These preconception and pregnancy tips ensure that you can improve chances getting pregnanct and having a healthy baby
- As soon as you plan trying to get pregnant start taking prenatal vitamins and minerals including 400-600 mcg folic acid a day and continue during pregnancy. In order for folic acid to be effective it must be taken at least 1-2 months before conception. If you start taking folic acid only after a positive pregnancy tests then it is unlikely to be effective. Taking folic acid decreases your chances of having a miscarriage or having a baby with so called 'neural tube defects' and other malformations. Do not take "high dose" or "megadose" vitamin supplements. They may contain too high doses of vitamins such as vitamin A which may harm the pregnancy.
- Don’t drink any alcohol. None. There is simply no safe amount of alcohol. Most people know that drinking alcohol during pregnancy alcohol affects the fetus, but most do not know that Alcohol can also affect your fertility as well as the fetus before you get pregnant. In 2005 U.S. Surgeon General Richard H. Carmona warned pregnant women and women who may become pregnant to abstain from alcohol consumption in order to eliminate the chance of giving birth to a baby with any of the harmful effects of the Fetal Alcohol Spectrum Disorders (FASD). So stop drinking as soon as you are thinking to have a baby.
- Drink no more than 2 cups of coffee a day (FYI: A mug contains usually up to 2 cups).
- Don’t smoke and don't spend any time in a room where someone is smoking.
- Drink at least 8-10 cups of healthy fluids a day. Try to drink most fluids between, but not with, meals.
- Watch what you eat - even if you already eat well. Keep meals small. Instead of 3 big meals, eat several small meals every four hours and avoid long period without food. Eat only healthy snacks.
- Include a balance of food containing folic acid and whole grain in your diet, such as green vegetables and brown rice, fortified bread and breakfast cereals. Cut down on foods such as cakes and biscuits, because these are high in “empty calories” such as fat and sugar.
- Eat dairy foods such as milk, cheese and yoghurt regularly as they contain calcium. If necessary add a calcium supplement.
- Have plenty of iron-rich foods and try to have some food or drink containing vitamin C, such as fruit or vegetables or a glass of fruit juice, with any iron-rich meals to help your body absorb iron. Good sources of iron include:
• red meat
• green vegetables
• fortified breakfast cereals
- Fish is a good source of protein and should be part of a well-balanced diet. Follow the following precautions when eating fish:
• Do not eat any large saltwater fish like shark, swordfish, king mackerel, or tilefish.
• Eat no more than one serving (6 ounces) of fish from local rivers, lakes or ponds each week.
• Eat no more that two servings (12 ounces) of other fresh or canned ocean fish (like salmon, tuna and flounder) each week.
- Do not eat any smoked seafood unless it is an ingredient in a cooked dish such as a casserole. Most smoked fish is usually found in the refrigerated section or sold at deli counters of grocery stores and delicatessens. Canned fish such as salmon and tuna or shelf-stable smoked seafood maybe safely eaten.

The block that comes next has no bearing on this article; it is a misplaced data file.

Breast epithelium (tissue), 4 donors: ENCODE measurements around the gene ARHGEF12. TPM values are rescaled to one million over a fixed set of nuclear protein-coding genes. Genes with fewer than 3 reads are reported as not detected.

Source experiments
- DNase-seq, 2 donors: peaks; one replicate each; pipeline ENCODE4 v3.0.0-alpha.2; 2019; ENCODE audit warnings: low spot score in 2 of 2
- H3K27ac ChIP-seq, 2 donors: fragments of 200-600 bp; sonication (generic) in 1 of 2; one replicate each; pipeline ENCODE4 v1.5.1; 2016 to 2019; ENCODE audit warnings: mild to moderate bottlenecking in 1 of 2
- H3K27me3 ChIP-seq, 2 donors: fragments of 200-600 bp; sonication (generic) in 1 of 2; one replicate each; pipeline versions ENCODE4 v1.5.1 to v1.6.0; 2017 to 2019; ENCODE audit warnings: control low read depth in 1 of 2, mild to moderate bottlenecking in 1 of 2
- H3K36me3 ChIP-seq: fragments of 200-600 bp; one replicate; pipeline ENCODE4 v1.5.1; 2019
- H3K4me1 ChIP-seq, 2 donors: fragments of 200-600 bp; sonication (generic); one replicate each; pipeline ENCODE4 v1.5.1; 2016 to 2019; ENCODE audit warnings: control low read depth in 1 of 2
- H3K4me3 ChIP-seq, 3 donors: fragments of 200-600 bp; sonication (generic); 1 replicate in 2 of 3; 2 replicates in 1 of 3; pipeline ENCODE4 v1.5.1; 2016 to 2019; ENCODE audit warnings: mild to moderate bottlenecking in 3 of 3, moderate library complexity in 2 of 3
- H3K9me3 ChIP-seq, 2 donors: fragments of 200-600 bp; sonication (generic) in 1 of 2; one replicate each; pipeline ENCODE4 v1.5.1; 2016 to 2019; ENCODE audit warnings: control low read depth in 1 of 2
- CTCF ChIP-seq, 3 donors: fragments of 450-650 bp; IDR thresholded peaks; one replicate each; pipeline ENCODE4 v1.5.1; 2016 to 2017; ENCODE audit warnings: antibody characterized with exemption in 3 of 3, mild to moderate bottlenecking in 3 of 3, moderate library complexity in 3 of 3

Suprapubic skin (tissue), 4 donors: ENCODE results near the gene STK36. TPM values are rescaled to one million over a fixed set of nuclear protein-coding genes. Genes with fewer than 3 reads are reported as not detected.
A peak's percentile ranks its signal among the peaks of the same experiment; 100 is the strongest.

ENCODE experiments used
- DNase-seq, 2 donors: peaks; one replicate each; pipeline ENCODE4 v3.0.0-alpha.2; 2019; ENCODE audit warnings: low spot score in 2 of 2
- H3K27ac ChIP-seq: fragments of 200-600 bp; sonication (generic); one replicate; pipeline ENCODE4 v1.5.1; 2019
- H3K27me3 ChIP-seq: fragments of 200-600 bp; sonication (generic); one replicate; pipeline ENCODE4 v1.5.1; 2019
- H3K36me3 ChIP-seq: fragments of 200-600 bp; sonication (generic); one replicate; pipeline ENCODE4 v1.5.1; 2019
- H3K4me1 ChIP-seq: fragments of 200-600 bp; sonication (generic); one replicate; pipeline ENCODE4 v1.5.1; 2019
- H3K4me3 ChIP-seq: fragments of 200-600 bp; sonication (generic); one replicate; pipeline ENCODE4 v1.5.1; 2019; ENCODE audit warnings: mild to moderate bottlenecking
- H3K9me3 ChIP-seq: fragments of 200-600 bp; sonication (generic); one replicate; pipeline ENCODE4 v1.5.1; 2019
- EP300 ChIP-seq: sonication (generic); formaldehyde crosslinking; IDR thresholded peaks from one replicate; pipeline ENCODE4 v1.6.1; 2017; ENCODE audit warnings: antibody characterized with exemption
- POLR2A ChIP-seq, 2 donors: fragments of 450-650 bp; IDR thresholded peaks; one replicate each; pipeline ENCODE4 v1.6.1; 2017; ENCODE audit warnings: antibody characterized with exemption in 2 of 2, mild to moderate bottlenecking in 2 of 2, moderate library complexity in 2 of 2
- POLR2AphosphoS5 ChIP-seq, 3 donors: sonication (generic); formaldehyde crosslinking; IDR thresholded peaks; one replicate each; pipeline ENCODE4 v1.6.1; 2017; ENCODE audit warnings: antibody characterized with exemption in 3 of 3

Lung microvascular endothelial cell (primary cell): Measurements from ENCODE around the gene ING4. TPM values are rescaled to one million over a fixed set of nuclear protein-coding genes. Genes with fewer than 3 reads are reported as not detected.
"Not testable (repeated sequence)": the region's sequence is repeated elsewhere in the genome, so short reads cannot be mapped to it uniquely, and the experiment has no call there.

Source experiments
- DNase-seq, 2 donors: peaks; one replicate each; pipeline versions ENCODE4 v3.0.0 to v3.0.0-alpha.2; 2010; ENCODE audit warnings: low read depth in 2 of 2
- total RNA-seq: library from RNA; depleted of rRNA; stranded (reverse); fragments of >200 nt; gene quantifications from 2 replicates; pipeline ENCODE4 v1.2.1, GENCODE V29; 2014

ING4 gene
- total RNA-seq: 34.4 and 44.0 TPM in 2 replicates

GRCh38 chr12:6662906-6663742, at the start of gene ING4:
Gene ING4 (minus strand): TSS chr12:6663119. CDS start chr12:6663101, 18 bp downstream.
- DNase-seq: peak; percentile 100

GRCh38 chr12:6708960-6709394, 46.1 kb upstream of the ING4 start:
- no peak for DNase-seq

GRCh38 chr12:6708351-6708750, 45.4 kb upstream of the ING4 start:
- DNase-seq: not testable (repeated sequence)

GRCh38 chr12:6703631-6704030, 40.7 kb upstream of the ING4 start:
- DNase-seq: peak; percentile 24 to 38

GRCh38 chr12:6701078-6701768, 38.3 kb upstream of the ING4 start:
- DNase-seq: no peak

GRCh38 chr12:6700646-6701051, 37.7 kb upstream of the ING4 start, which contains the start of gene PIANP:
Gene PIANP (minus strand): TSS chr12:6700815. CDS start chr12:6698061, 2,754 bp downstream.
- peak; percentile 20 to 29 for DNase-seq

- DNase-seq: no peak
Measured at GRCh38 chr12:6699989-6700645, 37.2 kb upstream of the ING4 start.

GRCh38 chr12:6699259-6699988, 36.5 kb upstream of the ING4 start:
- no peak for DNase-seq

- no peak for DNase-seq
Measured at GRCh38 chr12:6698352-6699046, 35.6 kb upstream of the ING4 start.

- Do not eat Raw (unpasteurized) milk and foods that contain unpasteurized milk, e.g. soft cheeses such as Camembert, feta, Brie, blue-veined cheeses, and Mexican-style cheeses such as "queso blanco fresco." Hard cheeses, semi-soft cheeses such as mozzarella, pasteurized processed cheese slices and spreads, cream cheese, and cottage cheese can be safely consumed.
Do not eat raw eggs and food containing raw or partially-cooked eggs.
Do not eat hot dogs, luncheon meats, or deli meats unless they are reheated until steaming hot
Prepared salads, refrigerated pâté or meat spreads. Home-made prepared salads (especially those containing mayonnaise) which have reached room temperature can contain pathogens, even when refrigerated again. Canned or shelf-stable pâté and meat spreads can be eaten.
Do not eat home-made or locally made sausages and salami
Do not eat undercooked meat, especially if it’s lamb or pork. Use a meat thermometer. Temperatures that reach at least 165 degrees Fahrenheit for several minutes kill most pathogens like Listeria and Salmonella.
Do not diet while you're pregnant. The recommended increase in weight gain does not give a green light for mothers-to-be to overeat. Make sure you gain weight gradually in pregnancy. Although the extra nutrients are required, an increase of only 300 calories per day is recommended (equivalent to one cup of milkshake).
- Always wear gloves when changing cat litter or gardening.
- Wash your hands frequently before and after you eat, especially after you have touched raw meat, fish, or chicken, raw vegetables or anything related to soil. Wash them before and after using the bathroom.
- Clean your refrigerators and freezers regularly and throw out food that’s old or looks unsafe. Use a refrigerator thermometer to make sure that the refrigerator always stays at 40 º F or below. Do not take any chances with food. Don't eat it if in doubt.